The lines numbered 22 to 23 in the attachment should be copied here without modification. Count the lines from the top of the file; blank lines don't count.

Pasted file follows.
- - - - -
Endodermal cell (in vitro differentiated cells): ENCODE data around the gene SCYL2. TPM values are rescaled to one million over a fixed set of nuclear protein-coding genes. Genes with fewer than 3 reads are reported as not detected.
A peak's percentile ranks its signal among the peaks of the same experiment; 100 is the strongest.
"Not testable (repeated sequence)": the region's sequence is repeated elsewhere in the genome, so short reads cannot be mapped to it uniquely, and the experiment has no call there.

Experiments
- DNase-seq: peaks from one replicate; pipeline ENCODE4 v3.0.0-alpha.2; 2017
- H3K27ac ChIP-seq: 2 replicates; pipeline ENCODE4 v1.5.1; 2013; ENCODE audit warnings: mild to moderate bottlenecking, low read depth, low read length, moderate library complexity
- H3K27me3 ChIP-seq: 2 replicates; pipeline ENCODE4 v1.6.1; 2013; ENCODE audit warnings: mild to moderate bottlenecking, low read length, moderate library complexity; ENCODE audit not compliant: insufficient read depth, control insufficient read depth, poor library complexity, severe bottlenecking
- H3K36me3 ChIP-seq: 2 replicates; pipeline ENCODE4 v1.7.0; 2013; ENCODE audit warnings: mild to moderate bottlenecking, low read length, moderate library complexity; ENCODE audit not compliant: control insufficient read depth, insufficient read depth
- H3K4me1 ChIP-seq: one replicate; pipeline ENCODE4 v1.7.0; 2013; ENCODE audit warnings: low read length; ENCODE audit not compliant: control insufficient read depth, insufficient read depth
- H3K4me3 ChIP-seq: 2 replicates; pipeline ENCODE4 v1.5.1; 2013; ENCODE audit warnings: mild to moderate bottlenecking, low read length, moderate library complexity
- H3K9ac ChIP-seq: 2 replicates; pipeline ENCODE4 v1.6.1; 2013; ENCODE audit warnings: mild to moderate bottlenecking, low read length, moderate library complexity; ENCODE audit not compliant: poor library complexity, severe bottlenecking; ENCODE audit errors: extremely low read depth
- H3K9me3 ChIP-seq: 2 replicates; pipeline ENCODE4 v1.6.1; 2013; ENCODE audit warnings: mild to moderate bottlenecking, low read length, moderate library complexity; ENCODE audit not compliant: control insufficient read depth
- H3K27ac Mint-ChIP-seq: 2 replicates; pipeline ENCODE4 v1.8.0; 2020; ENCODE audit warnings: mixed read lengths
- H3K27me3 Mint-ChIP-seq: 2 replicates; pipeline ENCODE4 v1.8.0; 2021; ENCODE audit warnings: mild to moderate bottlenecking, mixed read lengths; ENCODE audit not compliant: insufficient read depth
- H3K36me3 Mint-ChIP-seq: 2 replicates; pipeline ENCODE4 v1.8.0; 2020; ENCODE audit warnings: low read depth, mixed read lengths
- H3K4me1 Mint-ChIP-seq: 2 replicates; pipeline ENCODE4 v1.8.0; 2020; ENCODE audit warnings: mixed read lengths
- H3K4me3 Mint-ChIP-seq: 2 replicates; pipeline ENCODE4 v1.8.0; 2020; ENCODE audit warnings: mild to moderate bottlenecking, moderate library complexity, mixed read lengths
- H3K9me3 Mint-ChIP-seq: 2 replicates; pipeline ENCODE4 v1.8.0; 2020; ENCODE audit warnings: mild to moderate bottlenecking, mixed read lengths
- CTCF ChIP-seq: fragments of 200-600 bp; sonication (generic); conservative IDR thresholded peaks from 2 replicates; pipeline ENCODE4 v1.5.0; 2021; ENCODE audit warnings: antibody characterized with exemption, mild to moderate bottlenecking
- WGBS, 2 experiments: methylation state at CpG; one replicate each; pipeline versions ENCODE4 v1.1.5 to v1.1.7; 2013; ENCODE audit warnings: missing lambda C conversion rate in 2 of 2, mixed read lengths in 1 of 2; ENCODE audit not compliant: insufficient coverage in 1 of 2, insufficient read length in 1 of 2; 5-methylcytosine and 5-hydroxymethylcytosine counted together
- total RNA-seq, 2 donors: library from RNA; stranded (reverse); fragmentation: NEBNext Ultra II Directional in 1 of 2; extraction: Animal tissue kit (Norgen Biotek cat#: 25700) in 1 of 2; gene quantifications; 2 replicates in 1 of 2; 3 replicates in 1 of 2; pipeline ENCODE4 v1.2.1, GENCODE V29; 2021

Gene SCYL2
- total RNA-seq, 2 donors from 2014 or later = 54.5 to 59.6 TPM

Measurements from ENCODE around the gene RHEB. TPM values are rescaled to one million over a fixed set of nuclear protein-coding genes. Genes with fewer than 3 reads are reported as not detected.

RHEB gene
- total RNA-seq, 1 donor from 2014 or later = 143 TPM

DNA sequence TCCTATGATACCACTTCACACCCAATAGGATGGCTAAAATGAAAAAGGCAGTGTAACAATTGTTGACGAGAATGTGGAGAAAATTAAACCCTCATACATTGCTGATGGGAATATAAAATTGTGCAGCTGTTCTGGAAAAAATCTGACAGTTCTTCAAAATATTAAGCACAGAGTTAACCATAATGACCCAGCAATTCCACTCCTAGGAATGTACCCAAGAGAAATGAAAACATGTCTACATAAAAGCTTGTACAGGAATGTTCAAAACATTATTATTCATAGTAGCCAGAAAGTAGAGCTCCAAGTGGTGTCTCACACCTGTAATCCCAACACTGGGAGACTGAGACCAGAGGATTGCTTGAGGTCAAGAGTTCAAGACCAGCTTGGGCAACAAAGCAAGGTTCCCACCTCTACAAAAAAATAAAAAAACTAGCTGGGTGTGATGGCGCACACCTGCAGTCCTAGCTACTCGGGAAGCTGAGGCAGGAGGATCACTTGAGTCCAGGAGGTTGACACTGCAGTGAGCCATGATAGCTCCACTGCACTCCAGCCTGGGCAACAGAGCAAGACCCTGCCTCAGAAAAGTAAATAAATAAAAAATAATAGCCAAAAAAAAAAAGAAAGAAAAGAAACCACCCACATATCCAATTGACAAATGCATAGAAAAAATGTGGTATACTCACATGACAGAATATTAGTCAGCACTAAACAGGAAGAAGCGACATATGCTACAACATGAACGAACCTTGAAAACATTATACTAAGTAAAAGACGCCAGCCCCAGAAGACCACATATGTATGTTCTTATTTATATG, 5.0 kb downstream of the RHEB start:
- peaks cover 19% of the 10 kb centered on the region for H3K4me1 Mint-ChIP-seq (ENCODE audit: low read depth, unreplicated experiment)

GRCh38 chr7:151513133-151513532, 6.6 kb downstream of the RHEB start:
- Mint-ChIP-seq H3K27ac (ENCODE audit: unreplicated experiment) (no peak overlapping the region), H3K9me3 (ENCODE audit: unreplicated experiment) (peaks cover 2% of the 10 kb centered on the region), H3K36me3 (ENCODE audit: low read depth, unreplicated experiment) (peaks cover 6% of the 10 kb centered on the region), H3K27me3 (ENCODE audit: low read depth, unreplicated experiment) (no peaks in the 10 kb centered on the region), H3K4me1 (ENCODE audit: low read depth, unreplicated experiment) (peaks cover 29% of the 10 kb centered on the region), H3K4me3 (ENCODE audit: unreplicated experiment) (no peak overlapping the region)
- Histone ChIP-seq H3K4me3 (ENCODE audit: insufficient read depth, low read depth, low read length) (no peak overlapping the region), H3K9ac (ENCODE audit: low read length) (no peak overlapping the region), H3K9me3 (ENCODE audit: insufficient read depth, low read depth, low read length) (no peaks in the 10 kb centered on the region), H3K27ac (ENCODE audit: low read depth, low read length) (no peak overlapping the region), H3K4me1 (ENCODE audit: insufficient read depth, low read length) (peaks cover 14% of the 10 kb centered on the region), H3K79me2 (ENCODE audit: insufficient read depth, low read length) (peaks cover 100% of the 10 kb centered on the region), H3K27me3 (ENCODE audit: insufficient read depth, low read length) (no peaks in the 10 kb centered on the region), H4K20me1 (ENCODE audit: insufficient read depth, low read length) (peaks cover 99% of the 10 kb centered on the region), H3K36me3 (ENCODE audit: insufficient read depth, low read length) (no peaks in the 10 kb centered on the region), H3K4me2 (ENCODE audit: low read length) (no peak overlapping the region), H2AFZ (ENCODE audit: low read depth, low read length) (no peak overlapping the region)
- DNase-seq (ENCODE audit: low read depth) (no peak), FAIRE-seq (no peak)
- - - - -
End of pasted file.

Gene SCYL2
- total RNA-seq, 2 donors from 2014 or later = 54.5 to 59.6 TPM